When CRYP opened the doors to its Cokata Wiconi (“Center of Life”) teen center in August 2006, its mission went beyond simply providing a safe place for teens to socialize, enjoy meals and snacks, do homework, watch movies and play sports. The center also was designed to provide a venue for learning valuable job and life skills.
That vision became a reality with the CRYP internship programs. Today, nine years after Cokata Wiconi’s dedication, the youth project offers art internships as well as internships in the 2-acre, naturally grown Winyan Toka Win (“Leading Lady”) garden, in the Keya (“Turtle”) Gift Shop and in the farm-to-table Keya Cafe & Coffeeshop. And it turns out, the kids are as excited about their opportunities as we are.
Meet Khalid Garreau, a Rapid City, South Dakota-based teen who has family on the Cheyenne River Sioux Reservation. The son of Sonny Wayne Garreau and Heather Taken Alive, Khalid was a frequent visitor to CRYP’s The Main youth center as a small child; he says the fun activities and interesting people always kept him coming back. Then he found out about the internship programs at Cokata Wiconi.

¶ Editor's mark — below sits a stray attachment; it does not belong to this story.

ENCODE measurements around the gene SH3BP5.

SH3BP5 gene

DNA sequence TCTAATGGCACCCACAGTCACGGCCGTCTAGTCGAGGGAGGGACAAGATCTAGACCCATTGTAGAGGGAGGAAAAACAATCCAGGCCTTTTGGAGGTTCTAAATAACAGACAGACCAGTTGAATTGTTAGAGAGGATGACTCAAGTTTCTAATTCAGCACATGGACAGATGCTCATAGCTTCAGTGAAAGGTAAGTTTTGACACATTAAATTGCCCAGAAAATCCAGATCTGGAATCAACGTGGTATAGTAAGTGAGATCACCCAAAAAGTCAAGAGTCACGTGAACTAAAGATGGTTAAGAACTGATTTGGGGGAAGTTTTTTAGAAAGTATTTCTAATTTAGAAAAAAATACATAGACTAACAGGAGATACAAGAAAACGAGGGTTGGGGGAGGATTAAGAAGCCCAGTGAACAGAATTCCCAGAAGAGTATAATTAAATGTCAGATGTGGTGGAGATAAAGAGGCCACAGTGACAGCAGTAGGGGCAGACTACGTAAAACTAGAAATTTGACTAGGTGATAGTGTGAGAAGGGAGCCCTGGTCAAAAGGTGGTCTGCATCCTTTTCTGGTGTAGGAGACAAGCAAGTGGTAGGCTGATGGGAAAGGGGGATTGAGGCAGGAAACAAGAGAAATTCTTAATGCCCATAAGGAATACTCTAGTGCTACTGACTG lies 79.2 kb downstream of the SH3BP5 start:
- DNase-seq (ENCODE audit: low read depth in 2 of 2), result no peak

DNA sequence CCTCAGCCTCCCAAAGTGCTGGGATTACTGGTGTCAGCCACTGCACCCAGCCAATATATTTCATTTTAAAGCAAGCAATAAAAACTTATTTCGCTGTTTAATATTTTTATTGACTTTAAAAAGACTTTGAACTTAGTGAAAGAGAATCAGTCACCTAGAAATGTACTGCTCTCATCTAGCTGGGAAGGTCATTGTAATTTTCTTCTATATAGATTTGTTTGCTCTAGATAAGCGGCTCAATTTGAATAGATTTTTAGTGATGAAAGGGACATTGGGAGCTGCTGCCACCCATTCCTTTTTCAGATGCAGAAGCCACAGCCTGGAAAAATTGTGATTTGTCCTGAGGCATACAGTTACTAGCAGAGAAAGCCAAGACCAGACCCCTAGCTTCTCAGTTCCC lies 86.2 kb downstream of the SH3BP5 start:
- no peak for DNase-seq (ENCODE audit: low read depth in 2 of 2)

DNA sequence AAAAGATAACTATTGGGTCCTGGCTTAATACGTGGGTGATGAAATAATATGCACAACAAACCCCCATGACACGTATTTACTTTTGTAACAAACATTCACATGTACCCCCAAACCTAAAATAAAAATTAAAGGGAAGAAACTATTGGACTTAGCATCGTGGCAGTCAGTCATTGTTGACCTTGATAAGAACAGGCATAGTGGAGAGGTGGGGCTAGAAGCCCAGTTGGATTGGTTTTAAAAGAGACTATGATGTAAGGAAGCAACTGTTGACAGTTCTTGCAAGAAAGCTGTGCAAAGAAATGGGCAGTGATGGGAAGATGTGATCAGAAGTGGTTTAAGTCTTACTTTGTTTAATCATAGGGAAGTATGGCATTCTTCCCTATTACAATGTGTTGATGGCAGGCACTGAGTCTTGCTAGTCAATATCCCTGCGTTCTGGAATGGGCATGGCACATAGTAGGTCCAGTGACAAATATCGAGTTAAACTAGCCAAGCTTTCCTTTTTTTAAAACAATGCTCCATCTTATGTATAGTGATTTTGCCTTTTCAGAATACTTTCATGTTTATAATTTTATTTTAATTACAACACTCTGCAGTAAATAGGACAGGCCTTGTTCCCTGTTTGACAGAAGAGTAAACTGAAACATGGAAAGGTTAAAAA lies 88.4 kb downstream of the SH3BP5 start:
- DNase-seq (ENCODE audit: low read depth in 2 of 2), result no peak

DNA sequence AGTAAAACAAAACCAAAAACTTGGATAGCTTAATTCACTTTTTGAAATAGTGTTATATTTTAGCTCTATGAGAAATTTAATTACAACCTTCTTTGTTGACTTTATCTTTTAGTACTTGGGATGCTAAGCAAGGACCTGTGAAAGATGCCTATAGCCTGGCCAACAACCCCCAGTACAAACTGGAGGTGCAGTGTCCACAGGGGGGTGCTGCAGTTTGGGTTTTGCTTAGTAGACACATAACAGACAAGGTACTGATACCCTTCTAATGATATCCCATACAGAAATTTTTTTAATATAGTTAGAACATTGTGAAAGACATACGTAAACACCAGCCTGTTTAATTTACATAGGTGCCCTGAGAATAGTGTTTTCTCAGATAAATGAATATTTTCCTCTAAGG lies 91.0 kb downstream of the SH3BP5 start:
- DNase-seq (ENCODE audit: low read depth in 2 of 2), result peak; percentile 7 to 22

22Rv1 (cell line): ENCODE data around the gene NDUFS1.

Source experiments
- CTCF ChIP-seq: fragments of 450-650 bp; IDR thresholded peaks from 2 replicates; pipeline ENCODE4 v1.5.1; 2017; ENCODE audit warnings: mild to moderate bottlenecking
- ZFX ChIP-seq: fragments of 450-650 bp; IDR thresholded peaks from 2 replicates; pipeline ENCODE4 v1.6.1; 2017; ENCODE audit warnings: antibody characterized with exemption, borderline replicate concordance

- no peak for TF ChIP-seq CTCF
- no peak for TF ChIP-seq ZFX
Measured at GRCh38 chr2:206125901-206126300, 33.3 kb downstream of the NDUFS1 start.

In 2013, Khalid completed his first internship in the Winyan Toka Win garden at age 13. Two years later, the now 15-year-old decided to make the leap into the Keya Cafe.
“I like coffee making and the different types of coffees, and I really want to work at Starbucks,” he says. “The internship seemed like a good way to prepare for a job as a barista, and the cafe is a great place to be if you like being around people. I do.”
He admits that the internship did have its challenges.
“It could be so busy, with so many customers,” he recalls. “It was hard, just not knowing what to do sometimes. But it was a really great experience.”
Khalid enjoyed that experience so much, he decided to continue beyond his internship — he is now a summer cafe employee. He’ll return to Rapid City this fall to start the 10th grade, and from there, the sky’s the limit. Not only does this enterprising young man want to work as a Starbucks barista, he has his sights set on higher education. One day, he’d like to be a scientist — an epidemiologist, perhaps, or an astronomer. He also wants to travel.
“I’m keeping my options open,” he says with a smile.
One thing is certain: Khalid sees his CRYP internships as valuable stepping stones toward his future.
“I learned real skills,” he says. “The kinds of things you need for your job, and your life.”